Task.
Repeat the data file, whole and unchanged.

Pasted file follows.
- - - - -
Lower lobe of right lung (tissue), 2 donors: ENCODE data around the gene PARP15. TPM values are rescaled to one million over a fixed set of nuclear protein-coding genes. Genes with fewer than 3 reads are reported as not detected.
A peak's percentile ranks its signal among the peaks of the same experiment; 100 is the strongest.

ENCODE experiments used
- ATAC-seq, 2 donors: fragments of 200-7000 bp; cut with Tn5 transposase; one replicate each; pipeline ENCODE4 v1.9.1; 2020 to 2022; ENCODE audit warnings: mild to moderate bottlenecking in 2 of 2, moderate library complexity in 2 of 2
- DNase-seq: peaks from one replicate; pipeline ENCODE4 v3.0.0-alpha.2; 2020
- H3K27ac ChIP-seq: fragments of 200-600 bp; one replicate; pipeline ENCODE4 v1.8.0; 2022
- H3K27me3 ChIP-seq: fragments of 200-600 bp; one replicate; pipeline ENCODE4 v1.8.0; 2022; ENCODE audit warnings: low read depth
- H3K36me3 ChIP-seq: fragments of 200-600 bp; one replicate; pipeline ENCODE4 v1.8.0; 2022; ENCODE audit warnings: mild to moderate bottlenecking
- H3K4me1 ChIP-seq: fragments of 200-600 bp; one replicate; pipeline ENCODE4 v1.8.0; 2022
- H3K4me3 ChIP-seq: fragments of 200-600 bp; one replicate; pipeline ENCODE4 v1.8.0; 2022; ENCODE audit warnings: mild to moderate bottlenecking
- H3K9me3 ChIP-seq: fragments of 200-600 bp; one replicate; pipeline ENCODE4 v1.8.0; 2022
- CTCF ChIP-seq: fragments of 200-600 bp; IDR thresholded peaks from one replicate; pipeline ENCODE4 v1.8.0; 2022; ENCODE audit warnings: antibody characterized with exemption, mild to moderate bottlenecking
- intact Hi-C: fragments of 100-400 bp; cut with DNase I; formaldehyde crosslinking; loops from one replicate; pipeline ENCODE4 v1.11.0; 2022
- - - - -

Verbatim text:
Lower lobe of right lung (tissue), 2 donors: ENCODE data around the gene PARP15. TPM values are rescaled to one million over a fixed set of nuclear protein-coding genes. Genes with fewer than 3 reads are reported as not detected.
A peak's percentile ranks its signal among the peaks of the same experiment; 100 is the strongest.

ENCODE experiments used
- ATAC-seq, 2 donors: fragments of 200-7000 bp; cut with Tn5 transposase; one replicate each; pipeline ENCODE4 v1.9.1; 2020 to 2022; ENCODE audit warnings: mild to moderate bottlenecking in 2 of 2, moderate library complexity in 2 of 2
- DNase-seq: peaks from one replicate; pipeline ENCODE4 v3.0.0-alpha.2; 2020
- H3K27ac ChIP-seq: fragments of 200-600 bp; one replicate; pipeline ENCODE4 v1.8.0; 2022
- H3K27me3 ChIP-seq: fragments of 200-600 bp; one replicate; pipeline ENCODE4 v1.8.0; 2022; ENCODE audit warnings: low read depth
- H3K36me3 ChIP-seq: fragments of 200-600 bp; one replicate; pipeline ENCODE4 v1.8.0; 2022; ENCODE audit warnings: mild to moderate bottlenecking
- H3K4me1 ChIP-seq: fragments of 200-600 bp; one replicate; pipeline ENCODE4 v1.8.0; 2022
- H3K4me3 ChIP-seq: fragments of 200-600 bp; one replicate; pipeline ENCODE4 v1.8.0; 2022; ENCODE audit warnings: mild to moderate bottlenecking
- H3K9me3 ChIP-seq: fragments of 200-600 bp; one replicate; pipeline ENCODE4 v1.8.0; 2022
- CTCF ChIP-seq: fragments of 200-600 bp; IDR thresholded peaks from one replicate; pipeline ENCODE4 v1.8.0; 2022; ENCODE audit warnings: antibody characterized with exemption, mild to moderate bottlenecking
- intact Hi-C: fragments of 100-400 bp; cut with DNase I; formaldehyde crosslinking; loops from one replicate; pipeline ENCODE4 v1.11.0; 2022